Evange-Gospel

6 08 2010

I’m listening to my Crystal Aiken station on Pandora and just had a moment of deep appreciation.

I love Gospel music. Not like, but like and love!

There’s something about good Gospel music that makes my soul explode within me, and if I wasn’t in a public context 90% of the time, I’d burst out singing right along with the awesome artists.

But I don’t. We don’t.

At least I don’t think we do.

I wonder what would happen if black churches took their fervor for Gospel music and for evangelism and combined them together.

What if we shed our misconceptions that Gospel music has to be sung in church sanctuaries, with microphones, choir robes, an organ, drums, or piano and that evangelism has to be raw, confrontational, forceful, unyielding (I mean, Paul was direct, right?) and turned them both on their head by combining the two.

Sometimes Gospel music gets lost in the performance, and worship as a performance, public worship can sometimes lose its’ Jesus.

Sometimes door to door, or just plain evangelism is more uncomfortable than telling of a comforting Savior. Sometimes I feel that we lose more people evangelizing than serving people well at our jobs or being kind to people we encounter in our daily endeavors.

So why not go to a place that you’d desire to evangelize and have what you need at a table (book bags and school supplies, food, meal tickets, whatever) and just sing while distributing them? No talking. No “I’m Minister Smith from Kings Road Missionary Baptist Evangelical Free Church door the street”. No introductions. No altar call. Just a sign that says take what you need and sing with us if you’d like. And dinner will be served at (fill in the time).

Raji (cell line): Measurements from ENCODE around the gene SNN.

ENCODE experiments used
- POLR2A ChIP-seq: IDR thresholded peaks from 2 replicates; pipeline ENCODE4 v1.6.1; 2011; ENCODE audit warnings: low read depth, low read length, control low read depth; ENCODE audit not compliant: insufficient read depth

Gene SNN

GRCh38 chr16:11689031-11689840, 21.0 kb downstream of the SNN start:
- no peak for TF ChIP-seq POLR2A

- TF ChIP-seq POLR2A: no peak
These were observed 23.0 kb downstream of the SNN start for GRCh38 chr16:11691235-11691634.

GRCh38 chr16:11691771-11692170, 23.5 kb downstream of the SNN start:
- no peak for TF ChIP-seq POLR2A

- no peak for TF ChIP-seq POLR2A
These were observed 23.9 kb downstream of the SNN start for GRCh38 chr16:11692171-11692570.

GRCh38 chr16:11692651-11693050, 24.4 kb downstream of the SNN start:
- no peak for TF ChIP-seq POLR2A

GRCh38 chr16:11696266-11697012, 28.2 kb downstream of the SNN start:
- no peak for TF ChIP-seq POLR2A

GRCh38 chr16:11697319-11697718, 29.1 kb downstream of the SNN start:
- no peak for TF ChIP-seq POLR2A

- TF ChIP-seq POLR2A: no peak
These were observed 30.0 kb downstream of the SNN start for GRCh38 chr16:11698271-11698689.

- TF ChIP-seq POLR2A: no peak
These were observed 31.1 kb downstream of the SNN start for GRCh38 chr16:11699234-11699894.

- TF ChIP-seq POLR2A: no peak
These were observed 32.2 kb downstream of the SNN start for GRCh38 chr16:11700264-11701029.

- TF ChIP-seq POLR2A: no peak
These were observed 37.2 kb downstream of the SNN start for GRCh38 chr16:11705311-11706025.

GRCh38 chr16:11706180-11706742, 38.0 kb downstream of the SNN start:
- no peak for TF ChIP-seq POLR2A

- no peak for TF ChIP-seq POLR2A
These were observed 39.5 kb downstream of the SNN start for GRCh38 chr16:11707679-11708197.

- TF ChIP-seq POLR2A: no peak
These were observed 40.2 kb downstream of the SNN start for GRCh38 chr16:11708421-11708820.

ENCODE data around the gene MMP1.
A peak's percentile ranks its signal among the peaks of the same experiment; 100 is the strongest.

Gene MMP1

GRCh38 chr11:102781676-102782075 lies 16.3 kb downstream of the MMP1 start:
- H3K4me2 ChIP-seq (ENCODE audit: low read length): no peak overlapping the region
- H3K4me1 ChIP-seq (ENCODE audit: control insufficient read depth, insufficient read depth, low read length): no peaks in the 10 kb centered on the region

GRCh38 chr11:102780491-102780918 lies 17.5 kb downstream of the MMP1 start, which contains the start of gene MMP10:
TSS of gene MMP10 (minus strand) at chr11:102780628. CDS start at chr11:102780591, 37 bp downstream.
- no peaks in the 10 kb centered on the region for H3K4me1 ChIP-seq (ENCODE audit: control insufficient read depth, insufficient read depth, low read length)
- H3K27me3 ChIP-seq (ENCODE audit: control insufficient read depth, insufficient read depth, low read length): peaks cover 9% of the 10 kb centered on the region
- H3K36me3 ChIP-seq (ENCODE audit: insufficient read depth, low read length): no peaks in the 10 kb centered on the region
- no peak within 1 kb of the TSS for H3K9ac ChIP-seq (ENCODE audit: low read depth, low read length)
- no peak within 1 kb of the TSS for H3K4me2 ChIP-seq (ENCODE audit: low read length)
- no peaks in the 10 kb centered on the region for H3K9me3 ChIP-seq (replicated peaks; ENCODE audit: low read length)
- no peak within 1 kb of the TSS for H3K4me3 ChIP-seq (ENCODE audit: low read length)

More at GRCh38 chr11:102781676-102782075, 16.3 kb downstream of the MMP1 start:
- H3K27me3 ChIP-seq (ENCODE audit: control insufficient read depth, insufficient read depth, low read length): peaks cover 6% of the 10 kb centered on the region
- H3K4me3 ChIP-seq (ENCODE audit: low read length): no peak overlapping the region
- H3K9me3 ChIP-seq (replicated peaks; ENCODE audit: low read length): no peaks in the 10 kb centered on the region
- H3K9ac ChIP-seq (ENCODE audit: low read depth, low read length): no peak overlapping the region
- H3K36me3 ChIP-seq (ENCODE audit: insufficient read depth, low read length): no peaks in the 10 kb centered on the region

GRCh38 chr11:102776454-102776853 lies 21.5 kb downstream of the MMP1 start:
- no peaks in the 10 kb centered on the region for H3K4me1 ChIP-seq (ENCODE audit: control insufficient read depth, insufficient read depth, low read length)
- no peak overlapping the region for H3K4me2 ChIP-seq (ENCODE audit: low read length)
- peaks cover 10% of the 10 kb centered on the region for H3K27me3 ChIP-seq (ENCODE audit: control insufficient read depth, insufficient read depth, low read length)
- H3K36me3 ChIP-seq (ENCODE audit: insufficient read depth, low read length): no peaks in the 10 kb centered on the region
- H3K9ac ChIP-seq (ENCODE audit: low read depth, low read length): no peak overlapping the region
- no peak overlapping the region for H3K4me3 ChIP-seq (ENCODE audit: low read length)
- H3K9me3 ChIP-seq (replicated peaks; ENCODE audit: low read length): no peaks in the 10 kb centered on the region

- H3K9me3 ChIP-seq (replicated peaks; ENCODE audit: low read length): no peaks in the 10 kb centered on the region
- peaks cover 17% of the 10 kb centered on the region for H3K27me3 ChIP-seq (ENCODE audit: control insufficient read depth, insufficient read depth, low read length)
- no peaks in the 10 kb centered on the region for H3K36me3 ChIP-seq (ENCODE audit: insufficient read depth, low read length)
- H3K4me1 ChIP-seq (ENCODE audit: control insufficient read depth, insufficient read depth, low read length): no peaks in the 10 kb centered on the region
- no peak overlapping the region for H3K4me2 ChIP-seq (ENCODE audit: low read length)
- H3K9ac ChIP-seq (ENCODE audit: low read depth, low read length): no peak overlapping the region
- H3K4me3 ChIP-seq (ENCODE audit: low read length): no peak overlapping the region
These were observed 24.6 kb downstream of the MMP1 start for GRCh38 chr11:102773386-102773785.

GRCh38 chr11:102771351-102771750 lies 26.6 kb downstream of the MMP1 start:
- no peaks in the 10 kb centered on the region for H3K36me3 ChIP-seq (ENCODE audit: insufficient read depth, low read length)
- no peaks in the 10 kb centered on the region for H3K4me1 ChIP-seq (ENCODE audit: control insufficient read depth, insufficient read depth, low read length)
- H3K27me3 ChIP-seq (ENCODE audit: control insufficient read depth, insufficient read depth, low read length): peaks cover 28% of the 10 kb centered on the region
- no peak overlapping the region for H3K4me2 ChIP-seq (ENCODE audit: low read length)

And start singing. The director should have a repertoire of what everyone is singing, but the only words that should come out of anyone’s mouth are glued to a note.

When all the supplies are gone, the church should have dinner with people in the neighborhood. And let the neighborhood do the bulk of the talking. The church should listen to their story and even if they aren’t the wealthiest church, see what they can do to help.

Rinse and repeat once a month.

And see what changes happen in that neighborhood and church, see what friendships form, and see who is affected most by who.

I have a feeling that the lines will be blurred, unlikely friendships formed, and pews or chairs filled in the sanctuary of your church.

 And God will be honored deeply, all because of good Gospel music and a new twist on evangelism.

Advertisements




Why I Hate Preaching

6 08 2010

I hate preaching because it involves writing sermons which involves seeking the One higher than myself which I honestly don’t do extremely well.

There, I said it.

Sermon writing is hard because it puts me in such a vulnerable place that it’s beyond uncomfortable –  not solely concerning content, but presentation – it’s just plain hard, unnecessarily hard if you ask me because it implies none of me and all of God. And I’m not used to not putting myself in things. Or waiting. And writing a sermon requires waiting.   

I absolutely hate having to wait on God, more often than not, until the morning of, at some crazy hour like 3 or 4 am. Sitting at a desk. Until it’s finished. The thoughts and then the construction of these thoughts into a cohesive sermon.  

I hate that.